4. I love to wear boots, long skirts and sweaters. I should probably live in a cooler climate as this is how I would clad myself everyday if I had somewhere to be.
  5. My biggest personal regret is not going for my doctorate in English.
  6. I am a collector: books, stuffed bears, boots, office supplies, and watches probably being the top five.
  7. I don’t do things half way. It’s either all in or nothing.
  8. I have become too much of a recluse in the past two years, and I really need to get out of the house more.
  9. I love words. I love to find new quotes by writers I have been reading for years. I love to find new writers. I love to put words together and push them around until I have created something of which I can be proud.
  10. I love the man who has been the biggest part of my life for the past 10 years unconditionally and completely, and my children are my joy. Never try to come between me and my family.

Okay, a couple of other tidbits: I am not afraid of spiders, but am terrified of snakes and centipedes. I love the colors red, black and purple. I really enjoy nature: backyard birding, mountains, waterfalls, and sunrises and sunsets. I am very insecure about the way that I look. I do not have tons of friends, rather, a select few. I love them and miss them every single day, and there is nothing that I wouldn’t do for one of my friends.

“Gratitude is when memory is stored in the heart and not in the mind.” ~ Lionel Hampton

So, gentle reader, this ends my conferring of the Honest Weblog Award upon some of my favorite online sites. I hope that you take the time to visit a few of these worthwhile and diverse sites.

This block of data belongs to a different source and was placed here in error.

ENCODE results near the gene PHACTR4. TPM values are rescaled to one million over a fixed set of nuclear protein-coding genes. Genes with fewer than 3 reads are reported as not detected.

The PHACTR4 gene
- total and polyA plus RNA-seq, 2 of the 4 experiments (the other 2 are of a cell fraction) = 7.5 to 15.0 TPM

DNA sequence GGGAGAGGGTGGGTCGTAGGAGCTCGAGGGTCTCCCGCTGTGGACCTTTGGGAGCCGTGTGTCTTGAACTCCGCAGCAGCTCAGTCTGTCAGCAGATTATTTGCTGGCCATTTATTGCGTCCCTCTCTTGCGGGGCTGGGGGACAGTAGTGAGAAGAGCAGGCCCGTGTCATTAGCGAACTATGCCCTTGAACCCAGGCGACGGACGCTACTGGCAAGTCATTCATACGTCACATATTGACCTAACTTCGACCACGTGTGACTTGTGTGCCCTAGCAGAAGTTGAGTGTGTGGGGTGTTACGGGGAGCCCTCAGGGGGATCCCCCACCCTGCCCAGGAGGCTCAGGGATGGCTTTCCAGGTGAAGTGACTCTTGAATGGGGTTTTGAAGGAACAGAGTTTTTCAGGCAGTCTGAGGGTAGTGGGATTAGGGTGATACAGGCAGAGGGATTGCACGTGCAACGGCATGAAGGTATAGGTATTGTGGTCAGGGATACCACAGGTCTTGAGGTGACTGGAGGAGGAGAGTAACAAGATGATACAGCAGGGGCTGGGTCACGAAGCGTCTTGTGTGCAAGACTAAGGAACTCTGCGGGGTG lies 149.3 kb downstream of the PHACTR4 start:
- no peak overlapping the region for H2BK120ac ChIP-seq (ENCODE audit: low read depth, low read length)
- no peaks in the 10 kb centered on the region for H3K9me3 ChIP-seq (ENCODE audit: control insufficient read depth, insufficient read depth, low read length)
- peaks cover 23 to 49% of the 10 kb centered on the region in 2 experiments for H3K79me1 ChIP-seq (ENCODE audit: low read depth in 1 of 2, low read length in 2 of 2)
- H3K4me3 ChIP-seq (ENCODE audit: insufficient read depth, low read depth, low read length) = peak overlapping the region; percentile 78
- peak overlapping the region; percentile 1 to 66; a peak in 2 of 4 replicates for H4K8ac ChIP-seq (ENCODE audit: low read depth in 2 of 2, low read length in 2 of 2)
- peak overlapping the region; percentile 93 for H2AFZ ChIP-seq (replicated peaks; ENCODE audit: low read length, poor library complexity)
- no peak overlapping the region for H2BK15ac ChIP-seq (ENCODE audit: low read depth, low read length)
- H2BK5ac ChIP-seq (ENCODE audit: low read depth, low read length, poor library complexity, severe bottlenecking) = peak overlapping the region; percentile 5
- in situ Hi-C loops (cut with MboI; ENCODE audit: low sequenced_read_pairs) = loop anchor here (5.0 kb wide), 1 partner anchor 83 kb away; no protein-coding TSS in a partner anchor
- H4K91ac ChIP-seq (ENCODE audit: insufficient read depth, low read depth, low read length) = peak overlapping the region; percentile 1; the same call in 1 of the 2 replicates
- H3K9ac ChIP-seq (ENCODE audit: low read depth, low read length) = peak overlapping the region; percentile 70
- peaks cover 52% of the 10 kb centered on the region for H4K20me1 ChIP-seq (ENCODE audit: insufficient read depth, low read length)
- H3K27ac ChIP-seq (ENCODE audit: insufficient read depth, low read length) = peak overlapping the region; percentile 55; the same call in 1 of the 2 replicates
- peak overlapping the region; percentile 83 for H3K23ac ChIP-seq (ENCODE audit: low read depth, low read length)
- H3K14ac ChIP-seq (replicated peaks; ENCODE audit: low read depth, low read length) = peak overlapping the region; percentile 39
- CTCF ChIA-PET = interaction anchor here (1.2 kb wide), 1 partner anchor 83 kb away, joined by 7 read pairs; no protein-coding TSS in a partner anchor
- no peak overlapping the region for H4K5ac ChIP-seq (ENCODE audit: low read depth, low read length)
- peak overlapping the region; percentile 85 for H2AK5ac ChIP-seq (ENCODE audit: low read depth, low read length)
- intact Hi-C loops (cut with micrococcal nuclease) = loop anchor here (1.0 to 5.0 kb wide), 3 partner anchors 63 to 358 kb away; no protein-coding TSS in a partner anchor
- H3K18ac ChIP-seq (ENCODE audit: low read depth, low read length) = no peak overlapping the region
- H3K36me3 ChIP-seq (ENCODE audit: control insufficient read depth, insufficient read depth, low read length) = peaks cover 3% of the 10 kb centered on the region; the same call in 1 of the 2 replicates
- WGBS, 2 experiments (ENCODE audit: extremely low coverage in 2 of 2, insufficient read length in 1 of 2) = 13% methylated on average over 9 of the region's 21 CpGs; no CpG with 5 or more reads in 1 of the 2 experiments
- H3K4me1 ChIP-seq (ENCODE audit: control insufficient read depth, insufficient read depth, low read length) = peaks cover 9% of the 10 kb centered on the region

More later. Peace.

Brutal Honesty in the face of Inane Lunacy

 We All Live In A Yellow Submarine

 We all live in a yellow submarine, yellow submarine, yellow submarine . . .

  

And our friends are all on board,

Many more of them live next door

To those of you who care, I know that I have been lax in my blogging of late. It comes from being a teenager and passing along teenage angst and teenage idiocy to said teenagers’ mumsy. That I can still string sentences together on the approaching graduation of elder son and end of the year IB work of younger son speaks volumes of my ability to have courage under fire.

That being said, I decided that I would dedicate my afternoon to catching up on reading my blogrolls as I have been waiting eagerly for new posts on some of my favorite blogs and haven’t had time to peruse them. What’s wonderful about belonging to a blogging community is that you get the chance to stay on top of things all over the world. For example, my friend in Australia not only writes about her life, but she also shares political and social information. One blog is by a researcher in the UK who is a newly-published author, and the conversations that ensue on his blog are always enlightening and simultaneously hilarious.